Staying on is even better if you’re Expedia’s CEO – in place since 2004 – who got $94.6 million in 2015 including “2.7 million stock options valued at $83.6 million that vest over five-and-a-half years”
40% of the options though require boosting the company’s stock price nearly 50% over the next 4.5 years. That’s actually modest growth, but while conventional wisdom paints the consolidating online booking industry as a success engine it’s actually incredibly vulnerable.
Expedia was started by Microsoft in 1996. It was first the airlines that took on the online travel agency business by forming their own: Orbitz. Microsoft no longer owns Expedia, and the major US airlines no longer own Orbitz… Expedia does.
Hyatt, Hilton, and Marriott offer discounts to loyalty members booking on their own websites. But those discounts are modest, generally less than AAA. And they’re focused on loyalty program members who already book direct if they want to earn points.
The challenge is that most customers aren’t ‘clicking around’ for the best price on a specific hotel, they’re clicking around to learn what their hotel options are in the first place. Someone who knows they want to book Hilton is well-served by a discount on Hilton hotels. But until and unless you know that’s the hotel you want, you go to a comparison site.
Hilton’s commercials tell you that booking direct is so alluring!
It’s interesting that Expedia has a rewards program, but it’s truly weak sauce and devalued multiple times. (Orbitz launched one a bit richer, but that was before their acquisition by Expedia).
Their business model isn’t frequent travelers, although they certainly have heavy use customers, as much as it is infrequent travelers. Those are the people who need to compare across brands rather than knowing what they want to book. Frequent guests may even use third party sites to compare pricing and discover options but then book direct.
There’s no real barrier to entry in the online travel booking space. The two determinants of success are better helping consumers to find what they’re most looking for quickly and easily and eyeballs. The first is a necessary but not sufficient condition for the second, which also requires marketing. (And while Expedia advertises offline, it devotes a lot to online search — where it’s especially vulnerable to changing algorithms, for instance its Trivago subsidiary was crushed by Google two years ago.)
Expedia is easy to use but seems more interested in monetizing eyeballs than serving them since Expedia now lets hotels bid to have higher placement in search displays.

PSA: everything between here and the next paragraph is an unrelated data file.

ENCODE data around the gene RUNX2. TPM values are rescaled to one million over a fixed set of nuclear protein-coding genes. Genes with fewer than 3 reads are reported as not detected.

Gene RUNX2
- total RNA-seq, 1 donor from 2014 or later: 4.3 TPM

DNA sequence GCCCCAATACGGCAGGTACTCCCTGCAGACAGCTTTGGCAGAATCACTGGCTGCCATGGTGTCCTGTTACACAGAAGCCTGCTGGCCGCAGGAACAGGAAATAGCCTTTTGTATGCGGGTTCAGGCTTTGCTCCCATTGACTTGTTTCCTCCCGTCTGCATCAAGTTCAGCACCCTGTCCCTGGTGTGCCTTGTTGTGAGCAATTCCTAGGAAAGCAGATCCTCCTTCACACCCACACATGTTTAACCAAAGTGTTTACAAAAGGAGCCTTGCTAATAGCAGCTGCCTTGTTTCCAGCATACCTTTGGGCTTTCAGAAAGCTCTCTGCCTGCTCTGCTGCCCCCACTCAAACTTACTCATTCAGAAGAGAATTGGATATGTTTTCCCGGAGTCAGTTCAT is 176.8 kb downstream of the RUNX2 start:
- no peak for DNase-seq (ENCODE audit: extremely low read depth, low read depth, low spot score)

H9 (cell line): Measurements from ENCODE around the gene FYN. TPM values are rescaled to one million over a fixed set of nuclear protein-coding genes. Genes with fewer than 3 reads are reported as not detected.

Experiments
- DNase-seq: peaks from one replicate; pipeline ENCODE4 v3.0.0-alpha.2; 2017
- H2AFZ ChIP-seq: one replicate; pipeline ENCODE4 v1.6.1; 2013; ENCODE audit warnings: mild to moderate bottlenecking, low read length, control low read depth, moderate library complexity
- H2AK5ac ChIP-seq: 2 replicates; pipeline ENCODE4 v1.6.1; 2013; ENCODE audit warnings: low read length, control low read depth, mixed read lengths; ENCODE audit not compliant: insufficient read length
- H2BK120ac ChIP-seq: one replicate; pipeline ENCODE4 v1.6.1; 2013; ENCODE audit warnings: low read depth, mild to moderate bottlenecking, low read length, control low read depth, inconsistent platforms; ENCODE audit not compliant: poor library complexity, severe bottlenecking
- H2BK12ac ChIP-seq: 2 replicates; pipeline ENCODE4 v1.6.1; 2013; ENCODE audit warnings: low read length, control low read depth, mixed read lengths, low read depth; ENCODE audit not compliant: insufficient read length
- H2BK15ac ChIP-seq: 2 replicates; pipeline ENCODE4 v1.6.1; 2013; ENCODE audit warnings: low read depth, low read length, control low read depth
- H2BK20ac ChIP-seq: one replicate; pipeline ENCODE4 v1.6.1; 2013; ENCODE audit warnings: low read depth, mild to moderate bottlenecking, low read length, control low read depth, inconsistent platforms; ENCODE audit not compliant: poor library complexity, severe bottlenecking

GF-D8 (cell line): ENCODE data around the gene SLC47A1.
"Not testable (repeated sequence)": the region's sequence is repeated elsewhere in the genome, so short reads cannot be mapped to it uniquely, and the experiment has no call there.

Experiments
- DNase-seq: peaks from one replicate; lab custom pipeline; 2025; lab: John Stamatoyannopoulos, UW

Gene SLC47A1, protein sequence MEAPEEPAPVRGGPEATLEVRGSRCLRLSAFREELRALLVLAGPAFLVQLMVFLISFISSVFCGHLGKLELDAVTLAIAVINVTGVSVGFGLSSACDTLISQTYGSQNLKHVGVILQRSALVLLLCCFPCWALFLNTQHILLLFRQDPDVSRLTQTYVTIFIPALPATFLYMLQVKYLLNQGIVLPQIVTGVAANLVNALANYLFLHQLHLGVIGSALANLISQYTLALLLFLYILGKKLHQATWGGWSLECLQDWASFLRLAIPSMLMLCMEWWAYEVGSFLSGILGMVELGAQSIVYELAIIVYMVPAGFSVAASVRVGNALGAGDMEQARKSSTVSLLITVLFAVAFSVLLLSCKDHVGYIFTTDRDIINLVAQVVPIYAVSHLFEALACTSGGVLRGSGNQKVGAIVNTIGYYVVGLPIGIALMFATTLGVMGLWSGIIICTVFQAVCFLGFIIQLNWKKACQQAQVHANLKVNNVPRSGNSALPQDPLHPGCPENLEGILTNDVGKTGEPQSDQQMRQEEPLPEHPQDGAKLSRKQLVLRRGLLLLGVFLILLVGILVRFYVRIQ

Expedia’s advantage is that they have a lot of people searching. People go there, they’re likely to book, and that audience is worth something. So Expedia seems to have moved from doing its best to find customers the best deal, to a model where they’re selling customer eyeballs to advertisers (hotels). And their customer service can be really challenging as well.
Expedia Dancers Don’t Provide Customer Service. Flickr: Juggernautco
Hotel chains are consolidating, and they’re paying less in commissions than they were 5 and 8 years ago. Booking sites are trying to figure out ways to extract revenue as their income per booking is declining and as they face new competition from Google and from other potential competitors in mobile.
Online travel agencies, though consolidating, are vulnerable. The answer isn’t providing members-only discounts for booking direct. The answer is to do the best job showing consumers the product that best meets their needs, at the best available price, and give them the best user experience to book it. In other words, the way to beat the “OTAs” is to become a better OTA.
If Expedia’s CEO receives comp worth ‘only’ $60 million I won’t feel badly for him. But the task ahead is harder than it seems, the OTAs have fewer advantages than it seems, they’re really banking on travel providers not doing a better job for customers. Although that’s always a pretty safe bet.
- There are no real barriers to entry in the space
- Hotel sites aren’t a threat to Expedia
- Long-term Google is the biggest known threat to Expedia. They have scale and the data about consumers’ preferences to guide people quickly to make the best choices.
- But Google certainly isn’t anywhere close today.